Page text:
Brian May Explains Why Queen Was More Advantageous Than Other Bands In Live Aid
Queen’s most iconic performance, the Live Aid show, was iconic for a reason. Brian May recently confessed that his band had an advantage in that show because of Freddie Mercury.
Live Aid was an event organized in 1985 to raise awareness and collect donations for the tragic famine in Ethiopia. It took place in Wembley Stadium in Pennsylvania with over 100.000 people’s attendance. Famous musicians and bands like Elton John, Madonna, Run-DMC, Sting, Mick Jagger, David Bowie, U2, and Eric Clapton, performed their acts on July 13 and raised $127 million for the cause.
There were more than 70 acts during Live Aid featuring several iconic musicians, but it has been established that Queen stole the entire show. It is defined as their most iconic performance based on sound, stage use, involvement of the crowd, and the band members’ outlook. Having performed for 15 years before the Live Aid, it is no surprise that Queen would have a huge impact on the crowd.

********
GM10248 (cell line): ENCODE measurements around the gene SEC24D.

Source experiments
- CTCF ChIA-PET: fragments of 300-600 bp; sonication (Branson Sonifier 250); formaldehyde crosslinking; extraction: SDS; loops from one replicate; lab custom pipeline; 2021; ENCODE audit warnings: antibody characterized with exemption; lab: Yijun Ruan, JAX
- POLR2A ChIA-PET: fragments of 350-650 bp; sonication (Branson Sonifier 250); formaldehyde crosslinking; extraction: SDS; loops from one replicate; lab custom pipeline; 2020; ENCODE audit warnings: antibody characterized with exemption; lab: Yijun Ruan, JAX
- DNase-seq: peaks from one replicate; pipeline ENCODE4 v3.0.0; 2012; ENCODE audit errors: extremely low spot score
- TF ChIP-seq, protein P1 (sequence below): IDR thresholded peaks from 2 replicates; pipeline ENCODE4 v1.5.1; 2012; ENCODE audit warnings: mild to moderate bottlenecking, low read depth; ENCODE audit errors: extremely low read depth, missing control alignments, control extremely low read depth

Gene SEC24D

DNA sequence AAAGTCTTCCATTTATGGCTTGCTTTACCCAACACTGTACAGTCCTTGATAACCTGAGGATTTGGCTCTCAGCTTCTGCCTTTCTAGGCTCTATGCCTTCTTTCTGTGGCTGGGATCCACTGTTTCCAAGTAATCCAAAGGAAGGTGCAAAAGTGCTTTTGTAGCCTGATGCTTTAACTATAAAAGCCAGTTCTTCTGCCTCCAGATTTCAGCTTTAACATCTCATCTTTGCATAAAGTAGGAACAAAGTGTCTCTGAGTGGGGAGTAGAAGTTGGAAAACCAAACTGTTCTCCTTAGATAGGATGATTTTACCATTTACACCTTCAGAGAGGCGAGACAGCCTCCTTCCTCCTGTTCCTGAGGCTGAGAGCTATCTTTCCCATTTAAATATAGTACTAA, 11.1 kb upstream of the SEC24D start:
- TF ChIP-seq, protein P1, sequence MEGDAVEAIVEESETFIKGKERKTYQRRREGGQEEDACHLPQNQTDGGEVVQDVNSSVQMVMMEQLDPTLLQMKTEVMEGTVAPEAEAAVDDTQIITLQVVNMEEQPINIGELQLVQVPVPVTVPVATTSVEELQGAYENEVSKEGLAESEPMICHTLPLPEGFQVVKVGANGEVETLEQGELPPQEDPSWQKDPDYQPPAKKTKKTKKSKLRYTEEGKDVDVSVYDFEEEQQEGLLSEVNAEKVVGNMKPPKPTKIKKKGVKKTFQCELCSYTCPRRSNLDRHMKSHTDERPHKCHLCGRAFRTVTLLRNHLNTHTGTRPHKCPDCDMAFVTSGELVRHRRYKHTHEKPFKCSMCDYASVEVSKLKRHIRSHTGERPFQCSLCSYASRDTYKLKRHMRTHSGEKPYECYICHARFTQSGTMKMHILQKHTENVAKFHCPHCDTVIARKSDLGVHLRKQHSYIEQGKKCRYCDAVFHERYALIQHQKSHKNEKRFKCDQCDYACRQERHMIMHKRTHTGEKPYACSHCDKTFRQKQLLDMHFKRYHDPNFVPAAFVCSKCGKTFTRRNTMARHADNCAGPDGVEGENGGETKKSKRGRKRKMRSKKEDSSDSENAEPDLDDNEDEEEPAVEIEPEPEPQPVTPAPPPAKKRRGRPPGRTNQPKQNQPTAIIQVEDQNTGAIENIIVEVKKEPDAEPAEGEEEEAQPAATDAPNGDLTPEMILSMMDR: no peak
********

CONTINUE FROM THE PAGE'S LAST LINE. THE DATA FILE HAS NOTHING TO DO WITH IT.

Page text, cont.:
Even though the band had a hard time deciding what songs to squeeze into 20 minutes, Brian May stated that they had an advantage that made their performance more memorable than the other acts. He said that Freddie was used to performing in stadiums and had a special way of involving the crowd in the concert.
This was Queen’s advantage, according to Brian May:
“We did have an unfair advantage, we had done football stadiums. Freddie particularly learned this magical way of involving everybody in a huge football stadium. He could make everybody feel that they were in contact.“
Their songs ‘We Will Rock You’ and ‘We Are The Champions’ released in 1977 with the album ‘News of the World’ gave them a huge advantage in this case. They inspired numerous musicians and bands and traveled the world, making Queen one of the biggest stadium rock bands in the world.
You can hear Brian May’s words below.